Kellogg researcher helping eye care providers better assess driving in older adults

August 22, 2011, University of Michigan Health System

Drivers over age 65 are the fastest-growing segment of the driving population, and their eye care providers—ophthalmologists and optometrists—are playing an increasingly important role in assessing their ability to drive safely.

Kellogg researcher David C. Musch, Ph.D., M.P.H., recently led a multidisciplinary University of Michigan (U-M) study team, which was supported by a grant from M-CASTL, a unit of the U-M Transportation Research Institute, who surveyed how 500 vision care providers in Michigan assess the driving capabilities of their senior .

Dr. Musch and his team found that the majority of eye care providers feel it's their responsibility to ask senior patients about driving, and most do it routinely. They test visual acuity and peripheral vision but often fail to ask about other factors—such as medical conditions or medications—that might affect the ability to drive. Inquiries about glare, driving at night and reading signs were very common (87 percent) but questions about challenging driving situations—merging or backing up—or the patient's driving record were very infrequent (8 percent).

Many eye care providers (81 percent) stress that certain resources—driving assessment guidelines, clinical screening instruments and a patient self-evaluation tool—would help them in assessing the driving capabilities of their senior patients, and help to address higher accident rates for older drivers.

"We've identified a need and a desire on the part of vision care professionals to help," says Dr. Musch, who cites research indicating that when seniors lose the ability to drive, there are consequences. These individuals have higher rates of depression and social isolation, more limited access to health care services, and are more likely to need long-term care. "Our goal is to intervene and work with our patients in modifying their driving habits. This will allow them to drive appropriately and maintain their independence," he says.

While most eye care providers feel confident in their ability to determine whether vision is adequate for safe driving, few consider themselves the most-qualified professional to identify unsafe drivers. Only a small number of eye care providers (8 percent) communicate driving concerns with the patient's primary care physician or refer patients to driving rehabilitation specialists or school. And, when asked about reporting unsafe drivers, some common concerns were negative impact on the doctor-patient relationship, liability issues, doctor-patient confidentiality and patient's quality of life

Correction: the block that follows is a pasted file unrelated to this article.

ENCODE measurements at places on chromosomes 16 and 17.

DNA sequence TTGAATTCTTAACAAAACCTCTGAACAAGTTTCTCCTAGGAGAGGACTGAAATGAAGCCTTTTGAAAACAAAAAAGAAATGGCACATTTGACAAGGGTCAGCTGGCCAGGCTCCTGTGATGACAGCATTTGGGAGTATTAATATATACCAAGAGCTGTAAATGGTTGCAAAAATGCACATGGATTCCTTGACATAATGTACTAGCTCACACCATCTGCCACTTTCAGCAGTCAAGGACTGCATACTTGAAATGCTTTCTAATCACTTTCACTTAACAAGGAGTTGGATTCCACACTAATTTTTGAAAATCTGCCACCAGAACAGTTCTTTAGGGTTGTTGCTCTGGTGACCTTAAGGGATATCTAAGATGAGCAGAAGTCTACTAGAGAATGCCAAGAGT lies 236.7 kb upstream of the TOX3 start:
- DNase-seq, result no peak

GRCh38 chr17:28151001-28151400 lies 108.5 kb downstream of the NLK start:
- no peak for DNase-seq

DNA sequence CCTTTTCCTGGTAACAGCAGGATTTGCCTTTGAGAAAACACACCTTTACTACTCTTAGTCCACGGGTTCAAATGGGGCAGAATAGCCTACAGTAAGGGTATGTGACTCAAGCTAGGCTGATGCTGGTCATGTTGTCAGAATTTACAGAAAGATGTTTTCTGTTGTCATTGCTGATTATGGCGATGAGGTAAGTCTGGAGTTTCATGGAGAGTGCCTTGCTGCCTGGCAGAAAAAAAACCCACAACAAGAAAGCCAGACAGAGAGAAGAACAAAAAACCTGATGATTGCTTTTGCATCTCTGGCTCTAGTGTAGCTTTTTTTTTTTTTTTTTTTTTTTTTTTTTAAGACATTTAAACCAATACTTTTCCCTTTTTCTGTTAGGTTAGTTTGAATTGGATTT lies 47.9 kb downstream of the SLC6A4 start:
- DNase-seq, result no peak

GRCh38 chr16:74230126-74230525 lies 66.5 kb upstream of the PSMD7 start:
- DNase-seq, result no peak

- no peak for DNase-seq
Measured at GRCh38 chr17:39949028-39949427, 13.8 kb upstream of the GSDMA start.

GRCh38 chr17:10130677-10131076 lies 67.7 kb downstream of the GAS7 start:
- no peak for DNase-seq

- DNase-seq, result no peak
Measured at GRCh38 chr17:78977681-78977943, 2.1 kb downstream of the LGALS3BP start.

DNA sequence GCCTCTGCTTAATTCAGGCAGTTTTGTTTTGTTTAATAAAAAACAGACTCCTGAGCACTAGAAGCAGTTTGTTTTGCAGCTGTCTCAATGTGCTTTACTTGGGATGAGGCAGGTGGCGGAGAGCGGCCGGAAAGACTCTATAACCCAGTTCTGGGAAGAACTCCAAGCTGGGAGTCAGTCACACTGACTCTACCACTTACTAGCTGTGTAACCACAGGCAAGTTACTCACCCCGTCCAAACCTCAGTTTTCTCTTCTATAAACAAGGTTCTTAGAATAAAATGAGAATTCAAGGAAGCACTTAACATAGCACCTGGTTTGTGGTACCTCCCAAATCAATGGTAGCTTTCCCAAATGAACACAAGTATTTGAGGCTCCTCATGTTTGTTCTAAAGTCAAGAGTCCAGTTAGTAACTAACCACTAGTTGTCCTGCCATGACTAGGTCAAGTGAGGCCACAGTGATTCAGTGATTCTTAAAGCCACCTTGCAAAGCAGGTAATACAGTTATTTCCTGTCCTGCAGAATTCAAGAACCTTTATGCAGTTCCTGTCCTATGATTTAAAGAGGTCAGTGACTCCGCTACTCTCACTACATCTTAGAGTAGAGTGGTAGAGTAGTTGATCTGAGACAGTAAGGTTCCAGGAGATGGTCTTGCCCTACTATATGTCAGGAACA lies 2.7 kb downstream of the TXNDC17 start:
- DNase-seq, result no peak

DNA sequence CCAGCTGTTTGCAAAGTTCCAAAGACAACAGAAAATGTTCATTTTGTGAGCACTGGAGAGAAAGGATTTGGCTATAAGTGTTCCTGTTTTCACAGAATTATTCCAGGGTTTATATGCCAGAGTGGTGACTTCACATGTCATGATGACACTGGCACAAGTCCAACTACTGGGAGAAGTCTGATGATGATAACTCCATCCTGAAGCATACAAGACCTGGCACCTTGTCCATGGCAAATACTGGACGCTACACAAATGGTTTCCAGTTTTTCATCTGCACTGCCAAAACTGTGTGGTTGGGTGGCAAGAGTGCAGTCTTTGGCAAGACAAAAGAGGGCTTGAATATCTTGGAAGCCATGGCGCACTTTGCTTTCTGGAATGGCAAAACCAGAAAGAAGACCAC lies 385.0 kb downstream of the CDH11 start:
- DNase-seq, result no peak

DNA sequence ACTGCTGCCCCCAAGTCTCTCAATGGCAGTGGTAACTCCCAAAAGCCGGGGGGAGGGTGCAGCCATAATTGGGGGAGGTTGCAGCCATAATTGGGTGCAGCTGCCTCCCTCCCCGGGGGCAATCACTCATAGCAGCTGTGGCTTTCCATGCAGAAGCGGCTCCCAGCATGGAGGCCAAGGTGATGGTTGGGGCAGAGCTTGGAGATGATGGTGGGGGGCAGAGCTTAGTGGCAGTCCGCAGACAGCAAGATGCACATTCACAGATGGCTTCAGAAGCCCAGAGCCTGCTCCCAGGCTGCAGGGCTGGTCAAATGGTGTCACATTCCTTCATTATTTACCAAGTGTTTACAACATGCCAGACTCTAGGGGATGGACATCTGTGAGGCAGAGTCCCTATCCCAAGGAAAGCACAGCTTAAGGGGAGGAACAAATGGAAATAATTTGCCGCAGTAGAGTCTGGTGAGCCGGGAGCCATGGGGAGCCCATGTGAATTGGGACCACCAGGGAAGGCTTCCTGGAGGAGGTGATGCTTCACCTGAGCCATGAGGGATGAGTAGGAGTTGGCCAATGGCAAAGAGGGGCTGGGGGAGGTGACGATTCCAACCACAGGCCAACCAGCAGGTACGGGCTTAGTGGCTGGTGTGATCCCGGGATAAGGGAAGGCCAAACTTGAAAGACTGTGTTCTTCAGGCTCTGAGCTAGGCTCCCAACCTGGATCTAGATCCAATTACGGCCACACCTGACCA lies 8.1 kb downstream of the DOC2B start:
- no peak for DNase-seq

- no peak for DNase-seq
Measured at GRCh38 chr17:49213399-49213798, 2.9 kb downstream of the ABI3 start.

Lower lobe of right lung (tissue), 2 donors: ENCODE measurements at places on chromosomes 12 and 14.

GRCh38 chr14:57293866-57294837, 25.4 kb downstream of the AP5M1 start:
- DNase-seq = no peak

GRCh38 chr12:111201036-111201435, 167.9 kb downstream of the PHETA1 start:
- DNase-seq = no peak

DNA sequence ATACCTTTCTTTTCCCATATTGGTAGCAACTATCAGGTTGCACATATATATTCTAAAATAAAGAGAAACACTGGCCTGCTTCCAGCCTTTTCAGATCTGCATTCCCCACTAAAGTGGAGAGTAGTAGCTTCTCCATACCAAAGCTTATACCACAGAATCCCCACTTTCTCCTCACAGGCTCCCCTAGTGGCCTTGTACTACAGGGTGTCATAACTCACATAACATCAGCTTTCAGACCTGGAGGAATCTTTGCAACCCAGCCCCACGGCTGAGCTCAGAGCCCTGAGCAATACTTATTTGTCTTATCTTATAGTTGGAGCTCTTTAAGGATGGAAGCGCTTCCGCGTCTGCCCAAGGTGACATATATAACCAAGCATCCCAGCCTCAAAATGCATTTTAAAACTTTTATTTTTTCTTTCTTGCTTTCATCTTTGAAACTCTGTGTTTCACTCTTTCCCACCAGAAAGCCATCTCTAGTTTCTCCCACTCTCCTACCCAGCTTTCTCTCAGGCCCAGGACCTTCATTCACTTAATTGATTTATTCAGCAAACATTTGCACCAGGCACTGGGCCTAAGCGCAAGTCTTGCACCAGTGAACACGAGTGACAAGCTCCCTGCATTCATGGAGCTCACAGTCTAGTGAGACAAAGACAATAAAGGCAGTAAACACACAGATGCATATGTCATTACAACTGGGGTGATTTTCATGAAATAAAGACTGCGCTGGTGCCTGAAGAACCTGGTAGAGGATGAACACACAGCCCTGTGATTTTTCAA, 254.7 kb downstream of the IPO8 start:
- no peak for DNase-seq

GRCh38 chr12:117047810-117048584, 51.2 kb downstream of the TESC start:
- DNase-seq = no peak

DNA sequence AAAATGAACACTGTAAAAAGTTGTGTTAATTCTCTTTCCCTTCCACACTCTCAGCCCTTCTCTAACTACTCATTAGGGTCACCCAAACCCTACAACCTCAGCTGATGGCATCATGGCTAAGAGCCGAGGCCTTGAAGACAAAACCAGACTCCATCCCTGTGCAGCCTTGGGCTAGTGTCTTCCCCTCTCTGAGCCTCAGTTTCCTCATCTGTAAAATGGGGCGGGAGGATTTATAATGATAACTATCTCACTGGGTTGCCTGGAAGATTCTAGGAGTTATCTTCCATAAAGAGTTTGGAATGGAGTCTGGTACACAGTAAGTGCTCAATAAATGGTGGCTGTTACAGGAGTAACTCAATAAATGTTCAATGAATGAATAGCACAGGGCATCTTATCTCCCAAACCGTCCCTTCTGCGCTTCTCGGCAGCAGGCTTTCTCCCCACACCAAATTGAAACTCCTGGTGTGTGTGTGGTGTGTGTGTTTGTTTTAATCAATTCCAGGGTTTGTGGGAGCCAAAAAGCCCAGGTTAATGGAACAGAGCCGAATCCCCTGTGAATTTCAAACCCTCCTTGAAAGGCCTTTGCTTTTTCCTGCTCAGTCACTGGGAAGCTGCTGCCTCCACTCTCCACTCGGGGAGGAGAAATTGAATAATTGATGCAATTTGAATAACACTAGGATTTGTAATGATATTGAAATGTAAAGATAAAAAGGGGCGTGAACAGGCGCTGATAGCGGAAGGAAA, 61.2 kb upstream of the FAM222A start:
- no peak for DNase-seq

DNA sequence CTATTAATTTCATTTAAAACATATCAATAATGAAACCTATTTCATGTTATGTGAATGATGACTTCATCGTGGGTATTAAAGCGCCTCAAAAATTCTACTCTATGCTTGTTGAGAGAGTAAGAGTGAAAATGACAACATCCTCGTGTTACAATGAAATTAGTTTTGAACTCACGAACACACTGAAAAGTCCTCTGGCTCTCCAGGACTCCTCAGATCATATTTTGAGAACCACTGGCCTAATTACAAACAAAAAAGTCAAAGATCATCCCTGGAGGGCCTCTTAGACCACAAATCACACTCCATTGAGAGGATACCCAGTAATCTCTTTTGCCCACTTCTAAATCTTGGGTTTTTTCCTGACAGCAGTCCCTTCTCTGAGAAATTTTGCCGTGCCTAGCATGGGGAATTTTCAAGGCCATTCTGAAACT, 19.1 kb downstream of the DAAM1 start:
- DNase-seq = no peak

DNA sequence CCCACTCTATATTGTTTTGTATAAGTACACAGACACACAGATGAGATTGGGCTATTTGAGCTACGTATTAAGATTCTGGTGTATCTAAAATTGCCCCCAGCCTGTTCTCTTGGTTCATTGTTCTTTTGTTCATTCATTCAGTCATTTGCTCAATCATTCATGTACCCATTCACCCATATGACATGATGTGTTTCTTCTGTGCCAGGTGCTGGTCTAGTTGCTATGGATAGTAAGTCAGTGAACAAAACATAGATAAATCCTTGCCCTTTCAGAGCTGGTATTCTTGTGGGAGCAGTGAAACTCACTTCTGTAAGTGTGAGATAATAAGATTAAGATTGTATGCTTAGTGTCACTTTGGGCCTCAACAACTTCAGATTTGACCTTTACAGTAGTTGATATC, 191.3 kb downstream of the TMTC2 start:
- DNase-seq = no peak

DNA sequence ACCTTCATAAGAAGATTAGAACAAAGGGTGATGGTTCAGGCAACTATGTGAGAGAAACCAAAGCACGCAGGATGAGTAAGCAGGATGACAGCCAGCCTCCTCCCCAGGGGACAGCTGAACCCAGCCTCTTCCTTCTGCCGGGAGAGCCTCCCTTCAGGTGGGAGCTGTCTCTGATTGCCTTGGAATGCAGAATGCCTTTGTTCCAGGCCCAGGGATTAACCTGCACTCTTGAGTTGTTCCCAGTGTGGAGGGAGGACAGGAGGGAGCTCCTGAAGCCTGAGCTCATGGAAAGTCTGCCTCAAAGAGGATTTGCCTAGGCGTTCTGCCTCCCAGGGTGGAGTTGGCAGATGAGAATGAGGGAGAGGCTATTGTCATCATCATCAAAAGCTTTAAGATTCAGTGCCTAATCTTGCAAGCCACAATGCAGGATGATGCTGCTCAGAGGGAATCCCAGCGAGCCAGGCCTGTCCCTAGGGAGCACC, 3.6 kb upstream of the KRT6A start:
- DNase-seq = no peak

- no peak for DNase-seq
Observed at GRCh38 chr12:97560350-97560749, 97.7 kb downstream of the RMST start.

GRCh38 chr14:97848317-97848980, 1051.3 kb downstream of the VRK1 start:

Still, eye care providers are among the most important professionals in seniors' health care, and they need to be on the lookout for seniors who may need special attention, says Dr. Musch. Identifying and providing effective resources to providers to aid them in evaluating and assisting patients is the next step in the process, he adds.

Related Stories

Recommended for you

Women run faster after taking newly developed supplement, study finds

January 19, 2018
A new study found that women who took a specially prepared blend of minerals and nutrients for a month saw their 3-mile run times drop by almost a minute.

Americans are getting more sleep

January 19, 2018
Although more than one in three Americans still don't get enough sleep, a new analysis shows first signs of success in the fight for more shut eye. According to data from 181,335 respondents aged 15 and older who participated ...

Wine is good for you—to a point

January 18, 2018
The Mediterranean diet has become synonymous with healthy eating, but there's one thing in it that stands out: It's cool to drink wine.

Sleep better, lose weight?

January 17, 2018
(HealthDay)—Sleeplessness could cost you when it's time to stand on your bathroom scale, a new British study suggests.

Who uses phone apps to track sleep habits? Mostly the healthy and wealthy in US

January 16, 2018
The profile of most Americans who use popular mobile phone apps that track sleep habits is that they are relatively affluent, claim to eat well, and say they are in good health, even if some of them tend to smoke.

Improvements in mortality rates are slowed by rise in obesity in the United States

January 15, 2018
With countless medical advances and efforts to curb smoking, one might expect that life expectancy in the United States would improve. Yet according to recent studies, there's been a reduction in the rate of improvement in ...

0 comments

Please sign in to add a comment. Registration is free, and takes less than a minute. Read more

Click here to reset your password.
Sign in to get notified via email when new comments are made.